The Utah High School Activities Association announced Tuesday that, despite opposition from a portion of parents and athletes, the decision to cancel spring sports competition due to the new coronavirus pandemic remains in place.
In conjunction with the state of Utah’s April 14 decision to keep schools in soft-closure status for the remainder of the school year, the UHSAA announced that same day that spring sports seasons were canceled.
After coronavirus effects reached a critical mass in mid-March, both the state and the UHSAA had previously pegged the dates of March 30 and May 1 as potential goals for re-opening. Some in the sports community had hope that spring seasons could resume after teams played a handful of games or competitions between March 2-14.
Six days after the April 14 decision to cancel spring seasons, a video titled “Let Us Play” was published to YouTube in which high school athletes petition the powers that be to let high school sports resume.
The UHSAA Board of Trustees met Tuesday to discuss the pandemic and that video petition.
“In accordance with the new information in the Governor’s ‘Utah Leads Together 2.0’ plan and the recent recommendations of the UHSAA Sports Medicine Advisory Committee, the UHSAA Board of Trustees reaffirmed the April 14, 2020, board decision to cancel all sanctioned activities for the 2020 spring season, including state championships,” a UHSAA release said Tuesday.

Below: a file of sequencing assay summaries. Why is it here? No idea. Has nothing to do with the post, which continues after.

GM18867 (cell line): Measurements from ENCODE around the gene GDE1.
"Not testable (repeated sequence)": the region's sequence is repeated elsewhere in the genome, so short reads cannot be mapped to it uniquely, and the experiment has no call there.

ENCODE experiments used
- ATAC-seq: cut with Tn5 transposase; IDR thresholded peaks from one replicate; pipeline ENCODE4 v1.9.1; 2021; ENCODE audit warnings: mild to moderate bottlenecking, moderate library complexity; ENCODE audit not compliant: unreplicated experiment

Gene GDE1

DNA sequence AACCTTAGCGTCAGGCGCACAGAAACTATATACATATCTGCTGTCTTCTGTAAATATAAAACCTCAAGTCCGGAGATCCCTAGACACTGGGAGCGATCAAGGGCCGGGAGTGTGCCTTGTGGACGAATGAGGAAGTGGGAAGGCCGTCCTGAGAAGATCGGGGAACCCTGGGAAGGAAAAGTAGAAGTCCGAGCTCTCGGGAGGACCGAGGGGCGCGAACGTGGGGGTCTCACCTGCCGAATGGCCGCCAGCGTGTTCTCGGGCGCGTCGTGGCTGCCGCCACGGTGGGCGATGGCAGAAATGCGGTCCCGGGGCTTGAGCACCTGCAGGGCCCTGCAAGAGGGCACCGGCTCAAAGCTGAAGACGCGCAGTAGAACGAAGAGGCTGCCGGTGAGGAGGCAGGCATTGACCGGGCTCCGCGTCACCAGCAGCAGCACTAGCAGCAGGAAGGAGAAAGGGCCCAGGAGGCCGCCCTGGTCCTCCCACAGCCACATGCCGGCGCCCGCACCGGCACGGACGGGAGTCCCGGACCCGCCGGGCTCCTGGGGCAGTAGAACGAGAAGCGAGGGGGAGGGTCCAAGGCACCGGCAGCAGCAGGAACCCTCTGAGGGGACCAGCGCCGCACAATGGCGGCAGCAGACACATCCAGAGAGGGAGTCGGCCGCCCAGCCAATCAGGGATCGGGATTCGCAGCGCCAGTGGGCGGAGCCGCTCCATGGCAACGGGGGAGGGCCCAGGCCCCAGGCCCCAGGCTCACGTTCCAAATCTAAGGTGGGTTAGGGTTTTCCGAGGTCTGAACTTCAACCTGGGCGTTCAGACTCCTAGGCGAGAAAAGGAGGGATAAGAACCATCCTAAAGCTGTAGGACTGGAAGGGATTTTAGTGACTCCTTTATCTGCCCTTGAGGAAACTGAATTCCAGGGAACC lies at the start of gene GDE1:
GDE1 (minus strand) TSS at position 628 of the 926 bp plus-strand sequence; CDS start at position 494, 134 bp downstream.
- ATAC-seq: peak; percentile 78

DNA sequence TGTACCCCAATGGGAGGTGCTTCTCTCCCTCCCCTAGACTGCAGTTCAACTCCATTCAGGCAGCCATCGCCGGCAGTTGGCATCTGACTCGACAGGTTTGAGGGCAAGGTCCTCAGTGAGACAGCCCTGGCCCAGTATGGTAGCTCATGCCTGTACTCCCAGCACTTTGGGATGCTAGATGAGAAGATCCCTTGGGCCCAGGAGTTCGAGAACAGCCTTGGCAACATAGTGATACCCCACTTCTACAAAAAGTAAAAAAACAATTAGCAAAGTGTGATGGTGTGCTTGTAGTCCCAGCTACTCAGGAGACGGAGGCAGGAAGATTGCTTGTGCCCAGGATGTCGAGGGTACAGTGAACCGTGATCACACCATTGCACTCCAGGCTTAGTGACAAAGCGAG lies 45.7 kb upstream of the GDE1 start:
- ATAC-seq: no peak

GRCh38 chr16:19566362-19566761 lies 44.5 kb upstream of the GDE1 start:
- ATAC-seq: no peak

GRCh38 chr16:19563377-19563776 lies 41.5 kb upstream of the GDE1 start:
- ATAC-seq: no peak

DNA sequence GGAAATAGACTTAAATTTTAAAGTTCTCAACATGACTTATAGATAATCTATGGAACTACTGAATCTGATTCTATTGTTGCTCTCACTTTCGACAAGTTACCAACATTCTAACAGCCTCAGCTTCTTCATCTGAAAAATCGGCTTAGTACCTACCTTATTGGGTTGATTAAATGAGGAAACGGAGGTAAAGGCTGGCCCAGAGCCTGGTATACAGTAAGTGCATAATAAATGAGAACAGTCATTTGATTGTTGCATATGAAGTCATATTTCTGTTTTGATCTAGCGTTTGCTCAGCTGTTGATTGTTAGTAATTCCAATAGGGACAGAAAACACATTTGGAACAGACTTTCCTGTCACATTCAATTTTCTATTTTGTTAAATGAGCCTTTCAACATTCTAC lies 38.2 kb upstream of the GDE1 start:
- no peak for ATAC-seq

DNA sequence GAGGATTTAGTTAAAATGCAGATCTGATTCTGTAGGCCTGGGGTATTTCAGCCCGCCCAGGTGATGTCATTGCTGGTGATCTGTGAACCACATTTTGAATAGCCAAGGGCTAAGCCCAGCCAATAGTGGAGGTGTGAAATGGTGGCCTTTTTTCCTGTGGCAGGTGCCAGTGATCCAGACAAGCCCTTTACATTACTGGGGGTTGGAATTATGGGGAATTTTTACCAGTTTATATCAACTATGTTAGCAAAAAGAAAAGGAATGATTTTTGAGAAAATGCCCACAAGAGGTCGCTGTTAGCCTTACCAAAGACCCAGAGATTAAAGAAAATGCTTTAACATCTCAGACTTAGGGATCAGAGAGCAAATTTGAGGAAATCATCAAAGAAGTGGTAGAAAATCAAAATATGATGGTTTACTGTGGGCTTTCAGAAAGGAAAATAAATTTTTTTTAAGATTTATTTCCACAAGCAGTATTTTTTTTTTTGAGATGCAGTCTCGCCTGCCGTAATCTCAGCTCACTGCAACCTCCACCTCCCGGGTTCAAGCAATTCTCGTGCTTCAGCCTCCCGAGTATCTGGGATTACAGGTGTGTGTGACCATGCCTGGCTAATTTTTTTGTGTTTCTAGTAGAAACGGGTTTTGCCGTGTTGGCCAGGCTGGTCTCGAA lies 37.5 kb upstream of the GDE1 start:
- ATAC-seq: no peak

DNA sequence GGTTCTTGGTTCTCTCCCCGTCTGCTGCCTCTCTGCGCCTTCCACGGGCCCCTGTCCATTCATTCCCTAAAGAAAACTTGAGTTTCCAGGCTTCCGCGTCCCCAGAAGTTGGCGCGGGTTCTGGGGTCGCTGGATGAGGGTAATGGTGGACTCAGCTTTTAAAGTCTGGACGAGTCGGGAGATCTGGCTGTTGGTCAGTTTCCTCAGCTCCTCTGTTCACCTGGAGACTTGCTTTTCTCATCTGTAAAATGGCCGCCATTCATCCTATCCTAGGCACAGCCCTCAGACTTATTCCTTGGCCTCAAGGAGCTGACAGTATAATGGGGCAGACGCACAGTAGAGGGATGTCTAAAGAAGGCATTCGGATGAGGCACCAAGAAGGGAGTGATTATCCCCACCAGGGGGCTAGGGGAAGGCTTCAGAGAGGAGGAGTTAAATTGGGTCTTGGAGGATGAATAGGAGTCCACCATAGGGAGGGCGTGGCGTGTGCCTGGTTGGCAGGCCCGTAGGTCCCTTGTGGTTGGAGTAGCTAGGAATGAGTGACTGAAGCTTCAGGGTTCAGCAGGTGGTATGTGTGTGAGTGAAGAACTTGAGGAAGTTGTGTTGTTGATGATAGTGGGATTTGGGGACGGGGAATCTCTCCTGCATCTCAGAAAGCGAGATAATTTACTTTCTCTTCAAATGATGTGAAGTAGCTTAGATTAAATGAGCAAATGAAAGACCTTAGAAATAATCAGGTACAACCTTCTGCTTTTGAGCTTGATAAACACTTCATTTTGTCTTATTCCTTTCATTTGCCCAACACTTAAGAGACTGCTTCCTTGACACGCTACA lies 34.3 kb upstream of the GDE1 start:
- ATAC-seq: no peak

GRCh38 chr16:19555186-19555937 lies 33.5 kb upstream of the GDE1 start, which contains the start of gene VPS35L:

In the fight against the spread of coronavirus, Utah moved from red status to orange on May 1, lifting some restrictions but still operating under what is considered “moderate risk.” Restaurants, for example, could re-open dining rooms but tables must be spaced apart and customers are asked to wear masks or face coverings inside all businesses.
The next step is a move to yellow, or “low-risk.”
“The Board of Trustees will consider sanctioning 2020-2021 statewide high school competition once all 29 counties move to yellow status,” the release said.
“The UHSAA will continue to work with its member schools to follow the ‘Utah Leads Together 2.0’ plan and its approach to dial up economic, educational, and extracurricular activities in a data-driven, measured approach. The UHSAA and its member schools are focused on creating conditions that will support the health and safety of high school students as the state moves from orange to yellow risk status.”